Updated on 09/16/2011 9:02AM

Galic Boy strategy purely pragmatic


ARLINGTON HEIGHTS, Ill. - Mickey Goldfine has maneuvered Galic Boy with surgical precision the last couple of seasons. Goldfine knows what his horse can do and when he can do it, and he trains him accordingly - no wasted energy, no wasted starts.

The strategy of realistic placement has gotten the 7-year-old Galic Boy four wins and more than $200,000 in earnings the last two seasons. Sunday, Galic Boy faces eight opponents in The Bart Stakes, a $60,000-added overnight race at 1 1/16 miles on turf.

Like the Reluctant Guest, its filly counterpart run here Friday, The Bart drew an excellent field for a race of its class. Besides Galic Boy, Al's Dearly Bred, Just Like Jimmy, Kimberlite Pipe, and Private Son rank as serious contenders. Associate, Smilin' Slew, and Thomas Crown are the longshots.

Galic Boy handled Just Like Jimmy here in the July 7 Bowl Game Stakes, but now must take on several others in the same league. Chief among them is Private Son, whose current form puts him on level terms with Galic Boy. After missing a year of racing, Private Son returned to action in April, trained for the first time by Sally Schu, and has run well in all four of his starts this season.

Private Son easily won a Churchill allowance race in May and was training so well at Arlington that Schu stuck him in the Grade 3 Stars and Stripes early in July. It was a great class leap, but Private Son finished second, beaten only a quarter-length by Cetewayo. His next race, the July 27 Arlington Handicap, was not quite as good - Private Son finished fourth and didn't punch home in the stretch as he had in the Stars and Stripes.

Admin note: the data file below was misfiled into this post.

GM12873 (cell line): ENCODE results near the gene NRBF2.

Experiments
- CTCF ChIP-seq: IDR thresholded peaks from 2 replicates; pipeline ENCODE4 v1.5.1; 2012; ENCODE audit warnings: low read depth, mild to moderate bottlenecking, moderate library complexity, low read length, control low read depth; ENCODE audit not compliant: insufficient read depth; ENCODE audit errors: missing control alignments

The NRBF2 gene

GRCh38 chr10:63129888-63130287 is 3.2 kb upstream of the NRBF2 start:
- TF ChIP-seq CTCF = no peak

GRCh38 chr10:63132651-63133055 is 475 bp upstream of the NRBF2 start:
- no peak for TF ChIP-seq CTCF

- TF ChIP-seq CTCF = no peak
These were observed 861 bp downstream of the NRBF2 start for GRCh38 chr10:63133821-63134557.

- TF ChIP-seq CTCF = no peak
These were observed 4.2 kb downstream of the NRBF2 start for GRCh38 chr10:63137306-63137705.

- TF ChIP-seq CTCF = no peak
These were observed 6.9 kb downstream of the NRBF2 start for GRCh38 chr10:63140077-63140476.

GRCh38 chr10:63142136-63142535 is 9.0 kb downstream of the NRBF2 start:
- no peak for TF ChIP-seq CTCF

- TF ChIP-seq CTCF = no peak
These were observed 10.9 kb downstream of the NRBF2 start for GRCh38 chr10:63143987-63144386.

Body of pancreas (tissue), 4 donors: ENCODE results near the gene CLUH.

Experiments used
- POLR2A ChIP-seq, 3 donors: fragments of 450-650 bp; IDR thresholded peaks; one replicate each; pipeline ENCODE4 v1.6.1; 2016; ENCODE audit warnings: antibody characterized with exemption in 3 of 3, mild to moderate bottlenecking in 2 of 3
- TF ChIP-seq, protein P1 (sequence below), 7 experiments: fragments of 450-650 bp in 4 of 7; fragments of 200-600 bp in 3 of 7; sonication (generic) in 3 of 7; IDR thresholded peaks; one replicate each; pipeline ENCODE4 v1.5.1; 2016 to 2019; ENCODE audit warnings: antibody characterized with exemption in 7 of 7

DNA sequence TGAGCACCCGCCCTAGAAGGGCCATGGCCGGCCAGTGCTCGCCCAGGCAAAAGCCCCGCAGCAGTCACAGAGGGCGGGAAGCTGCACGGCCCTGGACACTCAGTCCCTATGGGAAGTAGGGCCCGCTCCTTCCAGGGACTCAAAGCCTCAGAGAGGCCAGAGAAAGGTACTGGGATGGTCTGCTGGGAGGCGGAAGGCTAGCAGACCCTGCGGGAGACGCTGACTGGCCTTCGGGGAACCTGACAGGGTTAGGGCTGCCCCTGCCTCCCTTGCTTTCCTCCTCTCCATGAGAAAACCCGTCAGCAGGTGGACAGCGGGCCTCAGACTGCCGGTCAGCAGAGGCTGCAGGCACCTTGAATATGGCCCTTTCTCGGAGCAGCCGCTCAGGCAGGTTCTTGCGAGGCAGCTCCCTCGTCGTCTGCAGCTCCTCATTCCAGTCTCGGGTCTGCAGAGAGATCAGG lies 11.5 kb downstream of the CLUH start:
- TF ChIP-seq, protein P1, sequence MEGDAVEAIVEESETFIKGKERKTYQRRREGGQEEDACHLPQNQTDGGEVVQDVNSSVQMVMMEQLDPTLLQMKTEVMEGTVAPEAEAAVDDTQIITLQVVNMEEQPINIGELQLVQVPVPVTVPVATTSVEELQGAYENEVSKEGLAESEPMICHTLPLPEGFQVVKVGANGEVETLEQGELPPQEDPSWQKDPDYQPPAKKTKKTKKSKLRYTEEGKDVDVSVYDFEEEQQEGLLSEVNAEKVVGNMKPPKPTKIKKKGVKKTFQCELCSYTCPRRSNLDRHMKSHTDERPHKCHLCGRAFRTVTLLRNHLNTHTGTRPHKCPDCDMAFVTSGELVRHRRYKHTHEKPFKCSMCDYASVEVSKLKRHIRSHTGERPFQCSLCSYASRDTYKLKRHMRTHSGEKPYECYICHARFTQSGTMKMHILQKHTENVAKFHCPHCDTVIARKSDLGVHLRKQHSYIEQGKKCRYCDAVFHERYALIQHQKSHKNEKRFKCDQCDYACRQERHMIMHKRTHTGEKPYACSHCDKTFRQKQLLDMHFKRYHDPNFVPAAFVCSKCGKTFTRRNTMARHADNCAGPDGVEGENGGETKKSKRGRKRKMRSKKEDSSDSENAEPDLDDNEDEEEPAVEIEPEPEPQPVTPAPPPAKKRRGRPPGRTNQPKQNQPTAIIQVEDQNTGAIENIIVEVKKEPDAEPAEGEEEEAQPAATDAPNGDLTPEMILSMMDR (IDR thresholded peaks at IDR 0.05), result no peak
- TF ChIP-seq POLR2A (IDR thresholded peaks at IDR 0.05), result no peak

But the turf was yielding that day, and Private Son had only 21 days between starts. His pattern of development should curve upward again in The Bart.

Al's Dearly Bred has lost two straight after winning two in a row earlier this summer. Winner of a Claiming Crown turf race last summer, Al's Dearly Bred is a tiger in starter-allowance races and a player in minor stakes, and trainer Hugh Robertson gives him a pass for his most recent failure, citing hard turf at Mountaineer Park as the reason for a fifth-place finish.

Kimberlite Pipe, a top 3-year-old on dirt several years ago, found a new home on turf last season, but after racing competitively in graded stakes a year ago he has yet to find his form this season. In from Woodbine for trainer Michael Wright, Kimberlite Pipe shows only two moderate efforts in turf sprints this season.

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